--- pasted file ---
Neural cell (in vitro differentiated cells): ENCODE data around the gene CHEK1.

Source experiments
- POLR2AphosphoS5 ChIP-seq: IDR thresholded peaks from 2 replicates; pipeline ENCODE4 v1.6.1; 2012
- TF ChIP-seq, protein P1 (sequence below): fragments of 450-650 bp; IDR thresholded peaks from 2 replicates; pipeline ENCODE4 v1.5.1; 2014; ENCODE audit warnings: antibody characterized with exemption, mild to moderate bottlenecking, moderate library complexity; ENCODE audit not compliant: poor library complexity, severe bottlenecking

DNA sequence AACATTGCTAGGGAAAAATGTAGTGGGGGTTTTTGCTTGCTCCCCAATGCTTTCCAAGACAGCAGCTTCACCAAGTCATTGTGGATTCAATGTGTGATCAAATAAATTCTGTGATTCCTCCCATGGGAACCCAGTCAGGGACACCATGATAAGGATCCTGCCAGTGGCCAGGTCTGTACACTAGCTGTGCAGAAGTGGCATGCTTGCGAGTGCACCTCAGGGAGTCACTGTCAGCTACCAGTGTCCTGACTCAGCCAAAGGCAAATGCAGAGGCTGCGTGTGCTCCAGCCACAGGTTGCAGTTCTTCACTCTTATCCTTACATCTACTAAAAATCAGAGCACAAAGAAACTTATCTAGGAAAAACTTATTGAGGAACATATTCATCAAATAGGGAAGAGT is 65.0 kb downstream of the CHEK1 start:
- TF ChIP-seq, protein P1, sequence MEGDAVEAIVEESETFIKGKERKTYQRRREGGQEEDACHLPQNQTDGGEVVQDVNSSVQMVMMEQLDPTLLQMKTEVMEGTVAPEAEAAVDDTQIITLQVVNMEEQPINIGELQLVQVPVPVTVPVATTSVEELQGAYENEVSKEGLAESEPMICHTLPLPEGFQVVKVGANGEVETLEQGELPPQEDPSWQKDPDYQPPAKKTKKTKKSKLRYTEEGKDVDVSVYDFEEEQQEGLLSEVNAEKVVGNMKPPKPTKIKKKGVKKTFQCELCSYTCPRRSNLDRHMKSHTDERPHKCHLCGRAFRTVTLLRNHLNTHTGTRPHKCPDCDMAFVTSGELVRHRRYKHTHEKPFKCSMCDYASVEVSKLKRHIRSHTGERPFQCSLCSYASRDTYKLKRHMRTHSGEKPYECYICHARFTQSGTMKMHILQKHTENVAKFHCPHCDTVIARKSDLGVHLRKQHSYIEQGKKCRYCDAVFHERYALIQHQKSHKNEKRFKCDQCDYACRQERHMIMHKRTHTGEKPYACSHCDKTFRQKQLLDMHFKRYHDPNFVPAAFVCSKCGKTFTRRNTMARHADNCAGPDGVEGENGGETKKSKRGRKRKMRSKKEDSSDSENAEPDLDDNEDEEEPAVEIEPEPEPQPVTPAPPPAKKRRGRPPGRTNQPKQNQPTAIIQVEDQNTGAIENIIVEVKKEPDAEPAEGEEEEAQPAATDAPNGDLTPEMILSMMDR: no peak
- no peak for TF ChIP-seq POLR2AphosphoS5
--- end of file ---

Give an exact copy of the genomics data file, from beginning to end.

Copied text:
Neural cell (in vitro differentiated cells): ENCODE data around the gene CHEK1.

Source experiments
- POLR2AphosphoS5 ChIP-seq: IDR thresholded peaks from 2 replicates; pipeline ENCODE4 v1.6.1; 2012
- TF ChIP-seq, protein P1 (sequence below): fragments of 450-650 bp; IDR thresholded peaks from 2 replicates; pipeline ENCODE4 v1.5.1; 2014; ENCODE audit warnings: antibody characterized with exemption, mild to moderate bottlenecking, moderate library complexity; ENCODE audit not compliant: poor library complexity, severe bottlenecking

DNA sequence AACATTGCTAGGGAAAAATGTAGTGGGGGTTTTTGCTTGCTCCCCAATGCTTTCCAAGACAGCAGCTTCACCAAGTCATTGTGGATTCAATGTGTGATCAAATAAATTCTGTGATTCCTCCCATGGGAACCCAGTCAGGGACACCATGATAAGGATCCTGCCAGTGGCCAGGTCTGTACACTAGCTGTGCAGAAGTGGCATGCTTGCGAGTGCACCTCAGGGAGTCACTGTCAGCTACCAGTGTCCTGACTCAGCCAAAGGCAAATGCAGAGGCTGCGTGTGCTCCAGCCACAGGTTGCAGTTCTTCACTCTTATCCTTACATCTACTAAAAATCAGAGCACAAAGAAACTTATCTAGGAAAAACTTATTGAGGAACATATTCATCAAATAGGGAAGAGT is 65.0 kb downstream of the CHEK1 start:
- TF ChIP-seq, protein P1, sequence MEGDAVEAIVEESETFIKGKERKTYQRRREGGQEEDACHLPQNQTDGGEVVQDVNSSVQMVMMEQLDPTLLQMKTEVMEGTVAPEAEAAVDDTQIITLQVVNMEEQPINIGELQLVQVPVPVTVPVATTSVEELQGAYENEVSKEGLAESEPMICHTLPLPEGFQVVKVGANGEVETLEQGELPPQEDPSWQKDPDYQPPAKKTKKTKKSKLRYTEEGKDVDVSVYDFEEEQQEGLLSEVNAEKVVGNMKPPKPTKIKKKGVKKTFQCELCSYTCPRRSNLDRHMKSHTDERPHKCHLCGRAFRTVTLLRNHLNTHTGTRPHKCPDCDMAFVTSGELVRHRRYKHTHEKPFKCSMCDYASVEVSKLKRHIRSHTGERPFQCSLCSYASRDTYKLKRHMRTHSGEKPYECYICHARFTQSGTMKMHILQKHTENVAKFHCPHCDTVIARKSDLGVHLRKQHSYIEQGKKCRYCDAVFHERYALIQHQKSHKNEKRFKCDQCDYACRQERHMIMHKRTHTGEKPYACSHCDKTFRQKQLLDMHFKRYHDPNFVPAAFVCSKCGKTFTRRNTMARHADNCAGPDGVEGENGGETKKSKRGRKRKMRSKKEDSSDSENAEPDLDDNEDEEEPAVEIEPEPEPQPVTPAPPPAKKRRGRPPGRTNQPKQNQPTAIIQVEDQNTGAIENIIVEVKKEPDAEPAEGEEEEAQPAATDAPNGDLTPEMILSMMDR: no peak
- no peak for TF ChIP-seq POLR2AphosphoS5